Title

Protein-tyrosine kinase and GTPase signals cooperate to phosphorylate and activate Wiskott-Aldrich syndrome protein (WASP)/neuronal WASP

UMMS Affiliation

Program in Gene Function and Expression; Program in Molecular Medicine

Date

2-10-2006

Document Type

Article

Medical Subject Headings

Actins; Animals; Cattle; Cytoskeleton; Enzyme Activation; GTP Phosphohydrolases; Humans; Kinetics; Lymphocyte Specific Protein Tyrosine Kinase p56(lck); Models, Biological; Neurons; Nitric Oxide Synthase Type I; Phosphorylation; Polymers; Protein Binding; Protein Conformation; Protein Structure, Tertiary; Protein-Tyrosine Kinases; Wiskott-Aldrich Syndrome Protein; Wiskott-Aldrich Syndrome Protein Family; Wiskott-Aldrich Syndrome Protein, Neuronal; cdc42 GTP-Binding Protein; src Homology Domains

Disciplines

Biochemistry | Cellular and Molecular Physiology | Genetics and Genomics | Molecular Biology

Abstract

Protein-tyrosine kinases and Rho GTPases regulate many cellular processes, including the reorganization and dynamics of the actin cytoskeleton. The Wiskott-Aldrich syndrome protein (WASP) and its homolog neuronal WASP (N-WASP) are effectors of the Rho GTPase Cdc42 and provide a direct link between activated membrane receptors and the actin cytoskeleton. WASP and N-WASP are also regulated by a large number of other activators, including protein-tyrosine kinases, phosphoinositides, and Src homology 3-containing adaptor proteins, and can therefore serve as signal integrators inside cells. Here we show that Cdc42 and the Src family kinase Lck cooperate at two levels to enhance WASP activation. First, autoinhibition in N-WASP decreases the efficiency (kcat/Km) of phosphorylation and dephosphorylation of the GTPase binding domain by 30- and 40-fold, respectively, and this effect is largely reversed by Cdc42. Second, Cdc42 and the Src homology 3-Src homology 2 module of Lck cooperatively stimulate the activity of phosphorylated WASP, with coupling energy of approximately 2.4 kcal/mol between the two activators. These combined effects provide mechanisms for high specificity in WASP activation by coincident GTPase and kinase signals.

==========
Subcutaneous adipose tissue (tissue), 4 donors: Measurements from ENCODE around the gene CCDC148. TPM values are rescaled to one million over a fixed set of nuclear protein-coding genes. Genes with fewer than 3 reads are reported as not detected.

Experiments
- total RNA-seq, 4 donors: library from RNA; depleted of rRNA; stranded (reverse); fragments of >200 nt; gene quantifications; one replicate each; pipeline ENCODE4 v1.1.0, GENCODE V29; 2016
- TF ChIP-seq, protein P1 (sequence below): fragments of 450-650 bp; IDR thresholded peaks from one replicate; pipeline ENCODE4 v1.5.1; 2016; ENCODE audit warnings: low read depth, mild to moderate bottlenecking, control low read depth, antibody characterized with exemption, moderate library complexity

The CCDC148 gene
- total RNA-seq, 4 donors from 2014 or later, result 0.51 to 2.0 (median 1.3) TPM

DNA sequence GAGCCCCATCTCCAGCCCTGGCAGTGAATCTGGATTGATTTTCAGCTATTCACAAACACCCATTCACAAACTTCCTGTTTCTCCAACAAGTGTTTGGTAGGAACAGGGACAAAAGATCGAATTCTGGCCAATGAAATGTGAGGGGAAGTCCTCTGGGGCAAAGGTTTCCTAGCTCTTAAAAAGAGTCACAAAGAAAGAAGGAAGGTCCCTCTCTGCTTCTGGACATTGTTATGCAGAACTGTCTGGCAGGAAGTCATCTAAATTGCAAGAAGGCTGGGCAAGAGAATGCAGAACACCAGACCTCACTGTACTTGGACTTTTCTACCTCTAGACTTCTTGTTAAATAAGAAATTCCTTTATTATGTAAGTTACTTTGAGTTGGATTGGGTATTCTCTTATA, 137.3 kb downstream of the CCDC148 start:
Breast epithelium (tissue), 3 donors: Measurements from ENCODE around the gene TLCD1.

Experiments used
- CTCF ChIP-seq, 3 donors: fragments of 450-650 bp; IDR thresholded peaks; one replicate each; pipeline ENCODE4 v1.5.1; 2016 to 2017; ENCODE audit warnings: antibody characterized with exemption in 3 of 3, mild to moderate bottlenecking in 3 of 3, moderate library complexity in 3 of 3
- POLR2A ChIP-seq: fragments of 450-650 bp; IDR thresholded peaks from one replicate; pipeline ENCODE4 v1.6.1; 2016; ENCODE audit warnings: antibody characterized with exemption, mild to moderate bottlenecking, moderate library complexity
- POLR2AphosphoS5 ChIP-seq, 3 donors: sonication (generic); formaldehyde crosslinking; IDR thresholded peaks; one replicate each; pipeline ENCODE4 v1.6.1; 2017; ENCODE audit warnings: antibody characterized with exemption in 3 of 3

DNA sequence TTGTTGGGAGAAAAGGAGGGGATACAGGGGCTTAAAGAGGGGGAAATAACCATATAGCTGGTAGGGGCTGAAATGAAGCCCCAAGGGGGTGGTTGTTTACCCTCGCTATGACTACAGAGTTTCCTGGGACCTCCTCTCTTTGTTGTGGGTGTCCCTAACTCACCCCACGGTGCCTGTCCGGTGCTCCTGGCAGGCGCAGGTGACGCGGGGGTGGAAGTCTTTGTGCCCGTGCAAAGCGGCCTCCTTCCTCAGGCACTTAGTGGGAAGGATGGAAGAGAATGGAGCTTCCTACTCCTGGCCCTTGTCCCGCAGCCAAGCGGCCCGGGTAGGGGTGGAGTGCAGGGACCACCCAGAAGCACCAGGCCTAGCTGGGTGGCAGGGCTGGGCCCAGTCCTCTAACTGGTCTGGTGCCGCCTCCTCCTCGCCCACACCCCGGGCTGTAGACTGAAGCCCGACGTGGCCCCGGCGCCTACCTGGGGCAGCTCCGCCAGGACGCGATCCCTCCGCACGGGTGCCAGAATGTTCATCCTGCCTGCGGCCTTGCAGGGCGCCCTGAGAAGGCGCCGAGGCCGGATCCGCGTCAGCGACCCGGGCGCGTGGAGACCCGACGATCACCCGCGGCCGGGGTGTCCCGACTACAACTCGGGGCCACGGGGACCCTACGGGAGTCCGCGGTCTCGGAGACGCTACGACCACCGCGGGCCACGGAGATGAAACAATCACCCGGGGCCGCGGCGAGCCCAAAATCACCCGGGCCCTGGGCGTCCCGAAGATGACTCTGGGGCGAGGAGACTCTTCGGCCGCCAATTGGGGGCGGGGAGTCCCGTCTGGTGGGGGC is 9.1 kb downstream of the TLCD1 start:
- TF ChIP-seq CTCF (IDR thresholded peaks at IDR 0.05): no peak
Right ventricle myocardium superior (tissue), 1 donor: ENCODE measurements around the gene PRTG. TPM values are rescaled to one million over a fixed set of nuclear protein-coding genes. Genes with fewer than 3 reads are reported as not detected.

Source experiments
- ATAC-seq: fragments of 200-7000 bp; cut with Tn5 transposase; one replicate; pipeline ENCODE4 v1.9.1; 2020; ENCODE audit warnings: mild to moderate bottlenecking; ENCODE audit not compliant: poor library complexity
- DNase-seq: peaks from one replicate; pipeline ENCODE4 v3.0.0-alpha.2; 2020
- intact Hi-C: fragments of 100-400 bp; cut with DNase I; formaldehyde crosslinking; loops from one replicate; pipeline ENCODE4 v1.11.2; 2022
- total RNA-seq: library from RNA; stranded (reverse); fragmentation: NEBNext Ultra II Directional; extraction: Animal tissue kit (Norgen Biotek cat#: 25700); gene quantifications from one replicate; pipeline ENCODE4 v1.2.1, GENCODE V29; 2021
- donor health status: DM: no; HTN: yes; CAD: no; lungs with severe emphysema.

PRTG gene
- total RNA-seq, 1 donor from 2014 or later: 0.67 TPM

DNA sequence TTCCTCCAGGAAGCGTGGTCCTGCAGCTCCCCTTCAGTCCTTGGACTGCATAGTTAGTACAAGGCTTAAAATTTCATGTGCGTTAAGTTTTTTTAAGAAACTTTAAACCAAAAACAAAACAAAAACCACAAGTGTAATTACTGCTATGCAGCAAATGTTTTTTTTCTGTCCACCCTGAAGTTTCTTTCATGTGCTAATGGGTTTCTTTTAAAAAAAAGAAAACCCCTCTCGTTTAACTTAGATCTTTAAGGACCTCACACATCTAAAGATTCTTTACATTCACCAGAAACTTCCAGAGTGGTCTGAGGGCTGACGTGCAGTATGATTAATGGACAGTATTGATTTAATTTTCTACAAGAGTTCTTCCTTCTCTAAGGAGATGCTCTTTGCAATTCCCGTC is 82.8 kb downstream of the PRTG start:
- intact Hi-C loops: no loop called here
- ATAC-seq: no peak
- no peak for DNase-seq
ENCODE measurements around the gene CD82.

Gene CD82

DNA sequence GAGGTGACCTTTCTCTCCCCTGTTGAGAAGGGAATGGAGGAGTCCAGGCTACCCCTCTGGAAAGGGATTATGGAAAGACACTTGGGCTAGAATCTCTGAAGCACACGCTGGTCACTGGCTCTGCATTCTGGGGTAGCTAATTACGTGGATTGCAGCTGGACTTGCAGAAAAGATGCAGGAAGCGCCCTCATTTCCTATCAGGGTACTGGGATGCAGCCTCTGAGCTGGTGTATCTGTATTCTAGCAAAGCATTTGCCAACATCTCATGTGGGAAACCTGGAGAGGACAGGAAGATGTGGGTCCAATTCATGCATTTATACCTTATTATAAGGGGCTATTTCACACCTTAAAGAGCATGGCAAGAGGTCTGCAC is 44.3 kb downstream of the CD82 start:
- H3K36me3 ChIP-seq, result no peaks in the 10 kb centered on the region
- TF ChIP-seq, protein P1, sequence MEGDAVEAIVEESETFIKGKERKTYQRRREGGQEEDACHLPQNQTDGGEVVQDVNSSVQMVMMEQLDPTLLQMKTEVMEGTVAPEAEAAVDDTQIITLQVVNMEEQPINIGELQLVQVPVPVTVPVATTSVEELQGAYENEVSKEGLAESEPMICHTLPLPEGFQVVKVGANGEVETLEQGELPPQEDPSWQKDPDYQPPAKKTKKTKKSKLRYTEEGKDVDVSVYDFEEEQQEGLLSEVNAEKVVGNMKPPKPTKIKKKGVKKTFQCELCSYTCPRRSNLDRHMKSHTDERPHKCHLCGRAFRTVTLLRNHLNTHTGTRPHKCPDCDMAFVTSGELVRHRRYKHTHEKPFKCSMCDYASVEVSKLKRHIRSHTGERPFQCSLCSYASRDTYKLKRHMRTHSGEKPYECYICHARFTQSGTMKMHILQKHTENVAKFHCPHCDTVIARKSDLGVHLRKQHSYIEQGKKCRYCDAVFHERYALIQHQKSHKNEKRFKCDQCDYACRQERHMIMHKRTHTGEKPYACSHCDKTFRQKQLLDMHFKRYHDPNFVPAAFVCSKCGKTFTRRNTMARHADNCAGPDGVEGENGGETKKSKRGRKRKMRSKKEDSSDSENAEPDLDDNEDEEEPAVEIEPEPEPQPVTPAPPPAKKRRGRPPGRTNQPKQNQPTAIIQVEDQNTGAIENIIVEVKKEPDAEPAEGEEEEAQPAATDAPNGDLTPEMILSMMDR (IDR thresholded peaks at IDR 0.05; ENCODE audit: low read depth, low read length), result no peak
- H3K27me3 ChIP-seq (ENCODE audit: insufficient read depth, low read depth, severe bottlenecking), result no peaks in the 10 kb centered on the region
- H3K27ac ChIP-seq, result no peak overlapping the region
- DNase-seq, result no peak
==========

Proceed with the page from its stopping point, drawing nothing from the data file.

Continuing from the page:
Rights and Permissions

Citation: J Biol Chem. 2006 Feb 10;281(6):3513-20. Epub 2005 Nov 17. Link to article on publisher's site

Comments

At the time of publication, Eduardo Torres was not yet affiliated with the University of Massachusetts Medical School.

Related Resources

Link to Article in PubMed

PubMed ID

16293614